All You Need to Know About Becoming an Individual Investor

stride-all-you-need-to-know-about-becoming-an-individual-investor-blogIndividual investors are making great returns on their investments every day. They are selecting solid opportunities, receiving substantial dividends and saving a fortune in fees. Their secret? Realising that they don't need investment advisers. 

Financial professionals want investors to feel stupid because they need us to need them. But, to quote Warren Buffett, “You don’t need to be a rocket scientist. Investing is not a game where the guy with the 160 IQ beats the guy with 130 IQ.”

You Don't Need an Investment Adviser

The value of financial assets under management rose to an all time high of US $70 trillion at the end of 2013. While every piece of marketing literature you read about asset management services will expound the benefits they bring investors, these products are designed to make money for institutions, not individuals.

In 2013, Santander was fined £12.4 million for providing poor investment advice to customers, the largest fine ever levied against a firm for poor advice. HSBC had already been fined £10.5 million for mis-selling investment bonds to elderly clients while Lloyds paid £28 million as a penalty for incentivising its staff to sell financial retail products.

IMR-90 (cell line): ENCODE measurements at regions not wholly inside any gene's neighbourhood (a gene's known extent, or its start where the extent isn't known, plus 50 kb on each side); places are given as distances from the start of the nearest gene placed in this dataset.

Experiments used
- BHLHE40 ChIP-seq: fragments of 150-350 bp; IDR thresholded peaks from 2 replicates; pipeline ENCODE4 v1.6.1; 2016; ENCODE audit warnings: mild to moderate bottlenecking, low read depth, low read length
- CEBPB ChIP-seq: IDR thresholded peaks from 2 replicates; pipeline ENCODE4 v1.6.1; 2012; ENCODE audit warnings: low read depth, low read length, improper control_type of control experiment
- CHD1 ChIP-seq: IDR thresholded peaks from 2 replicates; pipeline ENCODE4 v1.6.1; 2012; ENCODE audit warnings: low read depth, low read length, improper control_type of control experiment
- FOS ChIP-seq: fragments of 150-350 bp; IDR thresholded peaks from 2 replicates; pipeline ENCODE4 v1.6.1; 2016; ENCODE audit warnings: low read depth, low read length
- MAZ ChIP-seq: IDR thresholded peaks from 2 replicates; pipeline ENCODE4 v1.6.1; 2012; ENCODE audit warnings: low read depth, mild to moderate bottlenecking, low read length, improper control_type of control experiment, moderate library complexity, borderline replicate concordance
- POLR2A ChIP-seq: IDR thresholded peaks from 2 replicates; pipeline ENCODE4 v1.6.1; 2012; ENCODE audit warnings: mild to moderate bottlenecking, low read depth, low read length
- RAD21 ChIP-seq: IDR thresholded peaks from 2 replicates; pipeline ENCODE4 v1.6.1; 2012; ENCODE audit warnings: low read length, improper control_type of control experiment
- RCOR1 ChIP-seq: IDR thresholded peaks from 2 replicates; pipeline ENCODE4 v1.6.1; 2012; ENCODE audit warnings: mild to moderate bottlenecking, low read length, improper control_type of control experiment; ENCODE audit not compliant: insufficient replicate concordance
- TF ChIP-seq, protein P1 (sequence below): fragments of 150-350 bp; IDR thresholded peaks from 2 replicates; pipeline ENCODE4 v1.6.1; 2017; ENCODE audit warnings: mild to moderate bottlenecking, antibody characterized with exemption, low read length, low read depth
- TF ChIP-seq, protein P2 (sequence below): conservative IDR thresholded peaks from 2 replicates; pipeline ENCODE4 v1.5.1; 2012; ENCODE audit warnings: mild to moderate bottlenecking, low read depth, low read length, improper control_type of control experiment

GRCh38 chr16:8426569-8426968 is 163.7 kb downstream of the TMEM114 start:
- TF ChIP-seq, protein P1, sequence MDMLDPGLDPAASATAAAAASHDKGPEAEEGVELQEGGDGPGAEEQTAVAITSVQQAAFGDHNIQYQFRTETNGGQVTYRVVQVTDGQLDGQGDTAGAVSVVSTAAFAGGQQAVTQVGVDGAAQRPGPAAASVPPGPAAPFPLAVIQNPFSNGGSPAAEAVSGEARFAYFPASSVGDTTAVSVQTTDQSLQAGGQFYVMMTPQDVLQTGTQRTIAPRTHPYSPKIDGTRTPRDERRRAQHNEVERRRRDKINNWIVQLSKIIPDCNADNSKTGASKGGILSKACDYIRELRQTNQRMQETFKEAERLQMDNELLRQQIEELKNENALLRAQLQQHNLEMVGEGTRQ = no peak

The majority of UK banks have now withdrawn their investment advice services, forcing investors to either pay for advice on trust already eroded, pay for entry into a managed fund over which they have no control or take their money elsewhere.

The guerrilla marketing network of overwhelming and confusing financial language exists to convince investors they can’t invest alone. Once investors have willingly funneled their savings into managed funds, the financial institutions profit from them in fees and commissions - whether investors see a return or not. Illusions are woven into financial language that persuade investors their money is safer managed by someone else than by themselves. Actually, the risks are the same for everyone.